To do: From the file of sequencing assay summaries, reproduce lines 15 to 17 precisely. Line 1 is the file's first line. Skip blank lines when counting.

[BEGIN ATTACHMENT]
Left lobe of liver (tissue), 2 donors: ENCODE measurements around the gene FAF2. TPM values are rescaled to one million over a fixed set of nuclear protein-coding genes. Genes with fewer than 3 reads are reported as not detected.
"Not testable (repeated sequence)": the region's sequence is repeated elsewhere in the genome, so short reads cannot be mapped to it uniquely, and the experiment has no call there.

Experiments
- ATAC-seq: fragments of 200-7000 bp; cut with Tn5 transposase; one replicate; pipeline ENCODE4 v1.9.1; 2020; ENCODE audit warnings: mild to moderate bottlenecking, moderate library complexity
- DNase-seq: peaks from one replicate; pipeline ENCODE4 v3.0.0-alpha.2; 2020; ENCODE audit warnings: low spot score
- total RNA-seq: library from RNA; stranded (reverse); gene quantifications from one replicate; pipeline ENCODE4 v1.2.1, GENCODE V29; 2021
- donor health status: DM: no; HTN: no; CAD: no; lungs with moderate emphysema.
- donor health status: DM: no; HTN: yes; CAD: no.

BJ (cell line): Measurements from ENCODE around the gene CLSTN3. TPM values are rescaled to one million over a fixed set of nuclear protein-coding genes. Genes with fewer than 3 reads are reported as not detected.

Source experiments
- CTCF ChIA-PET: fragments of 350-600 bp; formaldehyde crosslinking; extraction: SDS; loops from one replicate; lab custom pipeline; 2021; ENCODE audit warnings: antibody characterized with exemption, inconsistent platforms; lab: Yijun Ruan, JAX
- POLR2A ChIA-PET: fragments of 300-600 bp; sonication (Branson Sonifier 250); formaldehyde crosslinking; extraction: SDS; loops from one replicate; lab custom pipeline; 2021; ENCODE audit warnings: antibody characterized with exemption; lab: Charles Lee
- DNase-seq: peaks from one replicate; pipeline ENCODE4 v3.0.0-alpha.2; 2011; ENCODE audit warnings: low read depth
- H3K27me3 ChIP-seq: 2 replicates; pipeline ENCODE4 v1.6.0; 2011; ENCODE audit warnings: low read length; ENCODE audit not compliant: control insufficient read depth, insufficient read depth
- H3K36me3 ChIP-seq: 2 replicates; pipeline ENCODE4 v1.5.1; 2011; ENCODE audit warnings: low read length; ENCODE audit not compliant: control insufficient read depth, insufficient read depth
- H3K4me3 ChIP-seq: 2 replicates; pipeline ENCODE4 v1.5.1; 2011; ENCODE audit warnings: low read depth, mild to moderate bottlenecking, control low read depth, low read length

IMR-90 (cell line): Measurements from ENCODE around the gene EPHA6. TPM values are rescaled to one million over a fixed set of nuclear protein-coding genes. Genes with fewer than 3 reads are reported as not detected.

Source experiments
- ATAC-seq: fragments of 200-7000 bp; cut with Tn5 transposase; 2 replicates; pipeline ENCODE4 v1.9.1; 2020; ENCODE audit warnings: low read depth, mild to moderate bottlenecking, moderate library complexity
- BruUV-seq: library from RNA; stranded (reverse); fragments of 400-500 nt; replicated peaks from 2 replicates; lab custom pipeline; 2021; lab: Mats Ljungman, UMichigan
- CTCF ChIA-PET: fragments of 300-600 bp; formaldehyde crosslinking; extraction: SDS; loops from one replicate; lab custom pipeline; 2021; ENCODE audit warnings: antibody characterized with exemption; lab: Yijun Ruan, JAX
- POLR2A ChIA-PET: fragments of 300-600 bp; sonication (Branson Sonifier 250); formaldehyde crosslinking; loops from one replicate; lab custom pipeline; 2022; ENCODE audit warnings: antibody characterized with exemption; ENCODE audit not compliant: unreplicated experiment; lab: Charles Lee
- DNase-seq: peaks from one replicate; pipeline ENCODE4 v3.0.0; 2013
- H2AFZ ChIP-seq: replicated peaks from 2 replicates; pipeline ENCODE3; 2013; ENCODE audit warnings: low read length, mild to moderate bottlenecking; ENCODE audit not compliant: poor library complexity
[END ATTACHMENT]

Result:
- H3K36me3 ChIP-seq: 2 replicates; pipeline ENCODE4 v1.5.1; 2011; ENCODE audit warnings: low read length; ENCODE audit not compliant: control insufficient read depth, insufficient read depth
- H3K4me3 ChIP-seq: 2 replicates; pipeline ENCODE4 v1.5.1; 2011; ENCODE audit warnings: low read depth, mild to moderate bottlenecking, control low read depth, low read length

IMR-90 (cell line): Measurements from ENCODE around the gene EPHA6. TPM values are rescaled to one million over a fixed set of nuclear protein-coding genes. Genes with fewer than 3 reads are reported as not detected.